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Vindolanda: a dead obsession

It's time to get your would-be child detective on the case. There's a historical mystery to solve and it starts with human bones!

Peta Greenfield
Peta Greenfield
2 min read
Vindolanda: a dead obsession

Vindolanda is a famous Roman auxiliary fort (castrum) just south of Hadrian’s wall. It’s one of the richest and best preserved sites in Roman Britain and justly famous in archaeological circles for the wooden tablets discovered there.

In a new foray into accessibility, Vindolanda has released an app called The Missing Dead. Aimed at primary school children and drawing upon some of the amazing artefacts held in the Vindolanda collection, this is your entry level for a later life that spirals into ancient history, becoming an archaeologist, and nerding out with a Masters in Latin…

Let me set the scene. The British might be notorious for Brexit, but they make a mean murder mystery. We need to keep this in mind when considering that this offering is centred on a mysterious disappearance aimed at (mostly?) children.

I’m the first to admit that the game play of this piece is very simple – there are some decisions to make along the way, but we are not in anything like an open world here. What The Missing Dead offers is a great entry point into thinking about clues, problem solving, and – most importantly for any young intrepid investigator – a primer on Roman numerals.

Barbara Cirley, Curator at the Vindolanda Trust extolls the thinking behind the game:

The Missing Dead app deals with difficult, real-life subject matter, but handles it with sensitivity. Students learn about their past in a way designed to make them ask their own questions and to piece together the clues and information they are given to help them solve the mysteries, just like a real archaeologist.”

The aim of the game is to encourage players to visit the museum to learn more about the artefacts they’ve discovered during their detective work. This strikes me as a great way to encourage interest in heritage collections.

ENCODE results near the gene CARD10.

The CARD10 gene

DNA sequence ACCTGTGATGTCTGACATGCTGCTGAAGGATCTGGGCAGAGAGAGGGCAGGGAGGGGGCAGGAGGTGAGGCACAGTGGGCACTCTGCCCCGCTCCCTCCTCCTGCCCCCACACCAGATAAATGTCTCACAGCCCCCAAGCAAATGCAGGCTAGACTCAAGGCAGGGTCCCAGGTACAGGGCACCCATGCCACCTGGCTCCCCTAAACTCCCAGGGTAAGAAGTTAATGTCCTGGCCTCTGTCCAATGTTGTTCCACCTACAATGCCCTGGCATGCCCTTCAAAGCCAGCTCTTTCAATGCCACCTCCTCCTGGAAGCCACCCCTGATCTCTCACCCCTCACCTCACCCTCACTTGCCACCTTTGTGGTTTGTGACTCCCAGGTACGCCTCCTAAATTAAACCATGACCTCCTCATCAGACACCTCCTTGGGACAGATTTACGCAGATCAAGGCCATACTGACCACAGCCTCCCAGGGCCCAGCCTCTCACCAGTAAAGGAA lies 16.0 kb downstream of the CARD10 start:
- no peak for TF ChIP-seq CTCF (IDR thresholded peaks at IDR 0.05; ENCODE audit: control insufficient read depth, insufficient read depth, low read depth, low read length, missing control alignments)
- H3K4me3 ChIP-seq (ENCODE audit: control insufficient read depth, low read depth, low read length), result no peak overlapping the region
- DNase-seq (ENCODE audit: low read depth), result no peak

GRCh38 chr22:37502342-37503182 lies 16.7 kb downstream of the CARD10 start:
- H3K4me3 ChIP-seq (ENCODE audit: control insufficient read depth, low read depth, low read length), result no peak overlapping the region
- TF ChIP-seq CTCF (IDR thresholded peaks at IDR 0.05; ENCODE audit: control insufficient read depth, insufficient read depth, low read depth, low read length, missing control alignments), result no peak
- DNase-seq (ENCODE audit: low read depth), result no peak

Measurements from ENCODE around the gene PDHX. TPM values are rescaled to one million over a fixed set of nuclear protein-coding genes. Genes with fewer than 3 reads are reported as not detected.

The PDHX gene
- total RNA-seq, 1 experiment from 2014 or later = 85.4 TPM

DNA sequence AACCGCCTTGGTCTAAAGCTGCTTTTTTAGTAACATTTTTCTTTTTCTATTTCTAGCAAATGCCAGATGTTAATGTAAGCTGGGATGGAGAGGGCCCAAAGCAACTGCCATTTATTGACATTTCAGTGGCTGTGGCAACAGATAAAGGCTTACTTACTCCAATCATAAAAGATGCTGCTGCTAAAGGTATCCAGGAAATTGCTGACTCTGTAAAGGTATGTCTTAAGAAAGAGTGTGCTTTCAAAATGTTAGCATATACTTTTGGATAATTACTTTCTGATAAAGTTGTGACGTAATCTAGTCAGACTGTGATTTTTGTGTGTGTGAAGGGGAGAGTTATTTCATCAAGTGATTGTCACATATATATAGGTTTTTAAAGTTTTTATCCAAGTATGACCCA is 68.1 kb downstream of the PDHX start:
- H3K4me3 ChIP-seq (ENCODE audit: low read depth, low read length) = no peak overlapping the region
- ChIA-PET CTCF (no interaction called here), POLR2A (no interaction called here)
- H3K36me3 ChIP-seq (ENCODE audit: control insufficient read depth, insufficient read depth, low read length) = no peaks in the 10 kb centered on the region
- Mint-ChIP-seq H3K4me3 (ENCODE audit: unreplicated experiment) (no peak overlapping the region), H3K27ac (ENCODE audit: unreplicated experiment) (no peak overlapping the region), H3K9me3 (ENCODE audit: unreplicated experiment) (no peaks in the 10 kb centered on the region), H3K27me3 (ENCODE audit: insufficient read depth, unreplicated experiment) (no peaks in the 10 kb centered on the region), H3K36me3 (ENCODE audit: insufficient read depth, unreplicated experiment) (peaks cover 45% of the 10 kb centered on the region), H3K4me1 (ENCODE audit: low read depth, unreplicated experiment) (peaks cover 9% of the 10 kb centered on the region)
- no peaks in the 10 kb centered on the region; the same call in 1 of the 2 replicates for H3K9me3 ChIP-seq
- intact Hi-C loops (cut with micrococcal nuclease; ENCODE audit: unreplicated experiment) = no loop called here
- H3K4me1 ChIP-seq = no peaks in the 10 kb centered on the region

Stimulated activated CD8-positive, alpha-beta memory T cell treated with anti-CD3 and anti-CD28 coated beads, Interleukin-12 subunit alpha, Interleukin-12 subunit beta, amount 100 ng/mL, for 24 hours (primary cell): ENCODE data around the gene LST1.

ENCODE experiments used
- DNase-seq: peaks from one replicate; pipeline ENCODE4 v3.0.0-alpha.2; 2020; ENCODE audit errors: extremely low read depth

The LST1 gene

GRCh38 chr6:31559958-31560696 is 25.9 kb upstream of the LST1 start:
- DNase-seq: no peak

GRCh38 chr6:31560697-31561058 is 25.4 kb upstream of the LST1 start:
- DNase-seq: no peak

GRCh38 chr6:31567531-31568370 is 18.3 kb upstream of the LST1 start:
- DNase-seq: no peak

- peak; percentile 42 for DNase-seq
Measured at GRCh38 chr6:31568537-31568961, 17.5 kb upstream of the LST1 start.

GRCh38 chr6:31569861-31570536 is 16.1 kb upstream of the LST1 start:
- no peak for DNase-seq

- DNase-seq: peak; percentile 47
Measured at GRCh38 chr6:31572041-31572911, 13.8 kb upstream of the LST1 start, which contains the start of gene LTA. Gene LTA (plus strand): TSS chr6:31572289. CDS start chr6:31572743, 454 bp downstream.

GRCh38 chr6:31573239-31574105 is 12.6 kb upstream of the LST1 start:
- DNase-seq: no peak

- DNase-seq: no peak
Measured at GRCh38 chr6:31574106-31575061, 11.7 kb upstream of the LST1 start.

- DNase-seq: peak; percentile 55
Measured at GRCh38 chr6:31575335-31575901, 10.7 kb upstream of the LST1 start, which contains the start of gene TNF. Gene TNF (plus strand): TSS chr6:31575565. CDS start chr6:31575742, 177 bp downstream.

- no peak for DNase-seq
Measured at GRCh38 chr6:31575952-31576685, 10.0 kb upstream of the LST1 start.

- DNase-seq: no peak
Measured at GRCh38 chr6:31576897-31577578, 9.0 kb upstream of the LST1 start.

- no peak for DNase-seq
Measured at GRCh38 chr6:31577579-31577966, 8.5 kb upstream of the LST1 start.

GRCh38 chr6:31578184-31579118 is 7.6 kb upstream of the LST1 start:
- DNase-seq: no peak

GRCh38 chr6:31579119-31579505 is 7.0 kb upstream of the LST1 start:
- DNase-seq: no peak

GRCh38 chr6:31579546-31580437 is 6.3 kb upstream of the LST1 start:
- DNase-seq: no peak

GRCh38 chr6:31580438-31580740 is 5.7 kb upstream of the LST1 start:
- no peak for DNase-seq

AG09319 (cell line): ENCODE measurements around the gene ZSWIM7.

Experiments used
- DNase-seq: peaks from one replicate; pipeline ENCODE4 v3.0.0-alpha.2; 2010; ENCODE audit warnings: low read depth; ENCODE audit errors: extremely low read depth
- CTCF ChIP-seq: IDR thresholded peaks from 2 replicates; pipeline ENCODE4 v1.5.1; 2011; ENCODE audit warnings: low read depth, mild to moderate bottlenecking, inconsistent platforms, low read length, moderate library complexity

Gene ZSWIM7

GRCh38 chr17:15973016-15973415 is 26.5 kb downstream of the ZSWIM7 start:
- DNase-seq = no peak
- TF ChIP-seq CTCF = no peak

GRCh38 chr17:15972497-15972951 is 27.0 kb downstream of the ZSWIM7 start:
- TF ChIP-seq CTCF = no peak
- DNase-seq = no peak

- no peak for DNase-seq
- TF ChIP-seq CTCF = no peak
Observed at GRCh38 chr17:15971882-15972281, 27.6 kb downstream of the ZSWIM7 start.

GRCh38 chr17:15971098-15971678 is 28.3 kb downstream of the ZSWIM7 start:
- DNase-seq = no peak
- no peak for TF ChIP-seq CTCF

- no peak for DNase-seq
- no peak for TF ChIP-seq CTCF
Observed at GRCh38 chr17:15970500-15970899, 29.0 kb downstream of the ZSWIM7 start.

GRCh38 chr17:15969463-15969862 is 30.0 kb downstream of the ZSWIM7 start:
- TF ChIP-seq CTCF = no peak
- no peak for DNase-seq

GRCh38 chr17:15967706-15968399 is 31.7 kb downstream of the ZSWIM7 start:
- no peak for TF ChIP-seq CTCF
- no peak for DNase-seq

This is especially important in the UK where many museums have been hard hit by the rolling closures of the long year MMXX. Vindolanda isn’t the only museum running a campaign calling for donations.

Having played through the game, I can confirm that this is designed with the child gamer in mind. The animation and interactivity aims to foster curiosity while imparting interesting details of note about the finds at Vindolanda. There are different pathways through the mystery and perhaps the only infuriating element is that you can’t save your progress. [Confession: I didn’t realise how short the game was until I played it through the second time, so this might be a minor adult-like quibble.]

The android version of The Missing Dead is free and available to play while the iOS version is due for release later this year. Word has it that there are also activity packs developed alongside the game developer Creative Assembly to foster literacy, historical understanding, and computing skills.

What better time to become a junior detective!

TechnologyIdeasArt & CultureGames

Peta Greenfield Twitter

Peta is a historian and podcaster who loves nothing more than dusting off old books and reading about obscure priestesses and Roman consuls.

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